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Masters Tournament postponed because of coronavirus concerns

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PONTE VEDRA BEACH, Fla. – The Masters Tournament is postponed.

The stunning announcement from Augusta National came down Friday morning, about 12 hours after the PGA Tour canceled its flagship event, The Players Championship, and the next three events on the schedule because of the spread of the coronavirus. 

Augusta National hopes to play the Masters – and the other amateur events – at a later date this year. It’ll be the first time that the Masters, which dates to 1934, has been played outside of March or April.

“Ultimately, the health and well-being of everyone associated with these events and the citizens of the Augusta community led us to this decision,” Masters chairman Fred Ridley said. “We hope this postponement puts us in the best position to safely host the Masters Tournament and our amateur events at some later date.”

With events called off through the Valero Texas Open, the Masters, slated to begin April 9, was the next tournament on the schedule. Augusta National hadn’t commented publicly since March 4, when the club said that it was monitoring the situation closely regarding COVID-19 but “proceeding as scheduled” with the Augusta National Women’s Amateur, Drive, Chip and Putt National Finals and the Masters Tournament.

Since then, nearly every major American sports league has suspended play, canceled tournaments or delayed the start of its season.

Citing the “ever-increasing risks” of the global pandemic, Augusta National made the unprecedented move to delay the year’s first major.

“I’m bummed,” Justin Thomas said outside the TPC Sawgrass clubhouse. “Selfishly, I want to play, but this is way, way beyond that. You have to take a lot of other factors and measures into consideration here, and the safety and health of everybody else involved in the tournament is the No. 1 priority. I know they don’t want to cancel or postpone it, and they know we don’t want them to do that, but at the end of the day, there’s nothing we can do about it, and that’s just the reality right now.”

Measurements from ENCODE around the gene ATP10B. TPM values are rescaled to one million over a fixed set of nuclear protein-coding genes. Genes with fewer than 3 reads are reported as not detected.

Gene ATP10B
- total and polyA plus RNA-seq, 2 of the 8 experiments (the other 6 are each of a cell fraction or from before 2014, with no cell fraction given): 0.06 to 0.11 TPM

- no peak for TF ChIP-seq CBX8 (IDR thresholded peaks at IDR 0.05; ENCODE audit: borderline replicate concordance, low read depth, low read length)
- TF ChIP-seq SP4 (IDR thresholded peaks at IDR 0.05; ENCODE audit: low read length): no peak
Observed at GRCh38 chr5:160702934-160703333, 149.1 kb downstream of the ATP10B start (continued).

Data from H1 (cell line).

Ridley's full statement on postponing Masters

Here is Augusta National Golf Club chairman Fred Ridley's statement regarding the postponement of the 2020 Masters.

In a statement, Augusta National recognized how the decision affected its patrons and said that additional information about a potential start date will be posted on its website (Masters.com) “as soon as it becomes available.”  

Playing the Masters later in the year will take some maneuvering with the schedule.

To beat the summer heat, Augusta National typically closes in late May and doesn’t reopen for its members until October. The Ryder Cup is slated for Sept. 25-27, which is the midst of the fall portion of the Tour’s 2020-21 wraparound schedule.

“Obviously I hope that we’ll get to play it,” Thomas said. “I don’t care if it’s 25 degrees and nobody is there. I’m going to go play it with a chance to win the Masters.”

The Masters isn’t the only major tournament in flux, either.

Earlier this week, the PGA of America responded to reports that tournament organizers were looking into potential contingency plans, including the possibility of relocating the PGA Championship from TPC Harding Park in San Francisco to TPC Sawgrass. The PGA called that speculation “incorrect” and said that “no such discussions have taken place” regarding the year's second major, which is currently scheduled for May 14-17. On Friday, the USGA also confirmed that it has not made any decisions to alter its championship calendar.

The Masters is the fifth consecutive tournament that will be canceled or postponed, following the Tour’s decision to wipe out the remainder of The Players Championship, as well as canceling the Valspar Championship in Palm Harbor, Fla., the WGC-Dell Match Play in Austin, Texas, and the Valero Texas Open in San Antonio.

Of the Masters decision, Xander Schauffele said: “Postponed is a comforting word. Canceled is another. As long as it says ‘postponed,’ I think the players will find hope in that word and just wait for go time.”